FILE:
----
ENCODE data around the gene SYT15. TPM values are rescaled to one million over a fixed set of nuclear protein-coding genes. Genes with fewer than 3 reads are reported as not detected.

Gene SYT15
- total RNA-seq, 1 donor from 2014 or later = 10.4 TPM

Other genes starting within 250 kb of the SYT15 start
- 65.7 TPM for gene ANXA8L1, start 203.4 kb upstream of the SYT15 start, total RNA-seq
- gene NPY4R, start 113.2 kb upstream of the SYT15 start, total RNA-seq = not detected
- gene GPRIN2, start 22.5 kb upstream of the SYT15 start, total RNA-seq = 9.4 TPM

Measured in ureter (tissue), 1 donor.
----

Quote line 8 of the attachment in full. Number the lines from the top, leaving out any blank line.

Measured in ureter (tissue), 1 donor.